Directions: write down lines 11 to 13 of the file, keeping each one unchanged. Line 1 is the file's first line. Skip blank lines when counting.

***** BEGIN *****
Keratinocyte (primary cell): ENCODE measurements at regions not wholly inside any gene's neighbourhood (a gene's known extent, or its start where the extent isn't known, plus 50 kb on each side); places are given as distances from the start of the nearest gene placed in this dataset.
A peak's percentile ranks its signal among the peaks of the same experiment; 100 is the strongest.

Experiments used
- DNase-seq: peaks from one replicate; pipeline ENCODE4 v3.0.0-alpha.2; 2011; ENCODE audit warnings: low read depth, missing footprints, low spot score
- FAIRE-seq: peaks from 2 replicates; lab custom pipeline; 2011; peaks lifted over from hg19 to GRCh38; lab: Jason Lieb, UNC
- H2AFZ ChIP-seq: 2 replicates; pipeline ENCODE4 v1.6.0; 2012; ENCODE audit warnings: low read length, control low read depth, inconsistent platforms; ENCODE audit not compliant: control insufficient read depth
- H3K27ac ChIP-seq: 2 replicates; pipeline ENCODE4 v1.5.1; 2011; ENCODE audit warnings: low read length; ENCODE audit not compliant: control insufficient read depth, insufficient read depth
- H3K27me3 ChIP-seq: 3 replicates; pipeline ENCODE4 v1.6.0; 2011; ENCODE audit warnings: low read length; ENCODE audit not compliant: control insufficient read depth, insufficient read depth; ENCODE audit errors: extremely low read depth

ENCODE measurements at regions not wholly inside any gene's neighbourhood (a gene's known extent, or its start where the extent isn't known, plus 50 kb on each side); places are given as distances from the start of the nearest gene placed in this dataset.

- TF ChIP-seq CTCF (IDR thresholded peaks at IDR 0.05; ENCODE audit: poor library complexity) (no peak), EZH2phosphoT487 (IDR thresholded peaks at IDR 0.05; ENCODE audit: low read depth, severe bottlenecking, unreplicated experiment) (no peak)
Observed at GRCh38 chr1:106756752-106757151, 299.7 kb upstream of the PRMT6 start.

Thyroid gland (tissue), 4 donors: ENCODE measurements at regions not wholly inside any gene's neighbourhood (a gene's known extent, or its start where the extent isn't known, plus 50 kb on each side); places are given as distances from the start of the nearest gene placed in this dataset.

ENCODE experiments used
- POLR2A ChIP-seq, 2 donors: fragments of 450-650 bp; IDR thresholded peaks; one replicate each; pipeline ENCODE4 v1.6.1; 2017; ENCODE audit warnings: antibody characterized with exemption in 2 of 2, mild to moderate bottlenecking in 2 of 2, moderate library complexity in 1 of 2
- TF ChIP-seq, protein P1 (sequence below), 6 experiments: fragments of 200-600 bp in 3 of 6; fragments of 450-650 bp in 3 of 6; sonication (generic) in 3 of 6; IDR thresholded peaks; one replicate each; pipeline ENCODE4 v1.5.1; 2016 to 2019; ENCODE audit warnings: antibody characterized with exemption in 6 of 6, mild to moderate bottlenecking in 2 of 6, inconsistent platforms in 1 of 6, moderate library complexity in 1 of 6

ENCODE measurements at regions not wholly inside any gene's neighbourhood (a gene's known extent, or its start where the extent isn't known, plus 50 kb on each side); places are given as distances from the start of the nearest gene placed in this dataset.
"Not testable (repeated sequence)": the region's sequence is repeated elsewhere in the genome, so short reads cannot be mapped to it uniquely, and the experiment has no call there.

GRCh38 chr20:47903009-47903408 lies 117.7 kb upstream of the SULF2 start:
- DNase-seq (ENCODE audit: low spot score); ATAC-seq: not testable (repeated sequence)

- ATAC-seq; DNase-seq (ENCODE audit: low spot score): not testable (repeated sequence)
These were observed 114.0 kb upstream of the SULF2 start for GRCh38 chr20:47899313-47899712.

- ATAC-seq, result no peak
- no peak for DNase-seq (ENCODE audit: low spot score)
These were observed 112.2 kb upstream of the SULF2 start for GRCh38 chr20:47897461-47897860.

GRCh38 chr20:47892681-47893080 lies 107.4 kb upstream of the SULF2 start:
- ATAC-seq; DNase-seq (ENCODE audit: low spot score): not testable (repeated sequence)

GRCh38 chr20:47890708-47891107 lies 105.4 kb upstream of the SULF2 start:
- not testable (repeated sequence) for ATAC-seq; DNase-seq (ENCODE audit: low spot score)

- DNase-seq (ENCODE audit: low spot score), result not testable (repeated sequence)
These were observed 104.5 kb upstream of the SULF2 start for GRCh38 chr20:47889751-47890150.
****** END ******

Observed at GRCh38 chr1:106756752-106757151, 299.7 kb upstream of the PRMT6 start.

Thyroid gland (tissue), 4 donors: ENCODE measurements at regions not wholly inside any gene's neighbourhood (a gene's known extent, or its start where the extent isn't known, plus 50 kb on each side); places are given as distances from the start of the nearest gene placed in this dataset.

ENCODE experiments used